Most Globally Cooperative Occurrence: Too many to choose from here. On Monday, ADEA signed a Memorandum of Understanding with one of our sister organizations, the Japanese Dental Education Association, marking an important moment in our effort to expand our collaborations with our international colleagues. There was also a well-attended session discussing dental therapy practices in Rwanda and Minnesota. I must also give a shout-out to our Association for Dental Education in Europe colleagues, who joined us to continue planning for the first joint ADEA/ADEE meeting, to be held in London in May 2017.
Best Glimpse of the Future: Once again, too many contenders in this category for a single pick. The awarding of scholarships to students pursuing preventive dentistry or academic careers? Discussion of an interprofessional clinic run by students at the University of Colorado? Students explaining their posters in the Exhibition Hall? ADEA Student Diversity Leadership Program participants organizing themselves for a group photo on the stairs of the convention center? All these moments were nothing short of inspiring. If these young people are any indication, the future of dental education looks exceedingly bright!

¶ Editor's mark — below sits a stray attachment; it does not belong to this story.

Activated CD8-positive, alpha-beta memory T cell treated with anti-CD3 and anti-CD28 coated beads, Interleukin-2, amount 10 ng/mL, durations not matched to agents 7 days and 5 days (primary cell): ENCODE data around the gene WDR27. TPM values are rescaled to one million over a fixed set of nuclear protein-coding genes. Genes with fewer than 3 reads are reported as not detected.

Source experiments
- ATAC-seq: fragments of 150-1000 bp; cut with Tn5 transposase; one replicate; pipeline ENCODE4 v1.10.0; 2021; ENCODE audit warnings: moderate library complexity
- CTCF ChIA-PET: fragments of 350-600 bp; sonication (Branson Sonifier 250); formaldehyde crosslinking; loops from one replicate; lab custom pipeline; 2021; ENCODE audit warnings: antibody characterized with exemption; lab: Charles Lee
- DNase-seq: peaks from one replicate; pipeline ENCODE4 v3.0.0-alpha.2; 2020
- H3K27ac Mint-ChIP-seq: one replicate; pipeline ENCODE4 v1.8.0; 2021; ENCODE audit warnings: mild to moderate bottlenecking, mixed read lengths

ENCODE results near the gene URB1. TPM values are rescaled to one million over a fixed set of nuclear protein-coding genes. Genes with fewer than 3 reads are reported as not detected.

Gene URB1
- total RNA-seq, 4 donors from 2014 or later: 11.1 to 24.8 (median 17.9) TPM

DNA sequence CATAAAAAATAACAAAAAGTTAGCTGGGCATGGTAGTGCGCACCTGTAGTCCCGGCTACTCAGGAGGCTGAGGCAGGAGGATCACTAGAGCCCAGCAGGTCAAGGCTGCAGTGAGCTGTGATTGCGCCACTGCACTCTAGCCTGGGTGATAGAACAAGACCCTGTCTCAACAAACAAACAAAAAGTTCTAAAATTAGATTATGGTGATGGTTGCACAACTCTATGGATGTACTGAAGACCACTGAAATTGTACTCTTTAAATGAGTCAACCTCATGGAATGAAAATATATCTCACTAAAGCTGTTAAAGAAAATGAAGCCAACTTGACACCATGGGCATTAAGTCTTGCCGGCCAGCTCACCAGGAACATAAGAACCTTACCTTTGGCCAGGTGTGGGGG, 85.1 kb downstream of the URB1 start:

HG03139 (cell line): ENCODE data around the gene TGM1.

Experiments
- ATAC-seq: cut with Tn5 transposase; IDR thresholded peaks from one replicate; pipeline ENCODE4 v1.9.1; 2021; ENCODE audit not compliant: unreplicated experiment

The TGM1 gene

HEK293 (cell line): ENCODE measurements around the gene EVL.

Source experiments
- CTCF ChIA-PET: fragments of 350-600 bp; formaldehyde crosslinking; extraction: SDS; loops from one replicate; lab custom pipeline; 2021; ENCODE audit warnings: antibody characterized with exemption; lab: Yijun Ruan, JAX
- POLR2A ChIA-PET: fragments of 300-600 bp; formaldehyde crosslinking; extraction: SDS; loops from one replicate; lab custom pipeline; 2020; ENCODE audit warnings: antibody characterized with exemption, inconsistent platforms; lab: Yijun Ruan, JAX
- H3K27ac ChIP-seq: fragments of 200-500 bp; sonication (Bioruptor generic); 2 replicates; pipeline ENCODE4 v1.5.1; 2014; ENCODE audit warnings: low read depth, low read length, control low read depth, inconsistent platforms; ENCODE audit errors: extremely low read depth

Most Summative Moment: I was with ADEA Past Chair of the Board Lily Garcia Monday evening, and she recounted an experience that captures the essence of our annual gatherings. Over the weekend, she ran into a former dental student. She was delighted to learn that he had matured into a family man and returned to dental school—this time as an educator. As a first-time ADEA Annual Session attendee, he was overwhelmed by the abundance of opportunities, so she guided him to a seminar designed specifically for new faculty. “That’s what it’s all about,” she told me. “Being able to get new faculty the tools they need, keeping mid-level faculty engaged, and keeping the seasoned folks like us energized and involved.” I couldn’t agree more.
Greatest Regret: That not every ADEA member could be with us in Denver. I hope this brief recap inspires you to join us next year in Long Beach, California, where we will endeavor to move Beyond Boundaries.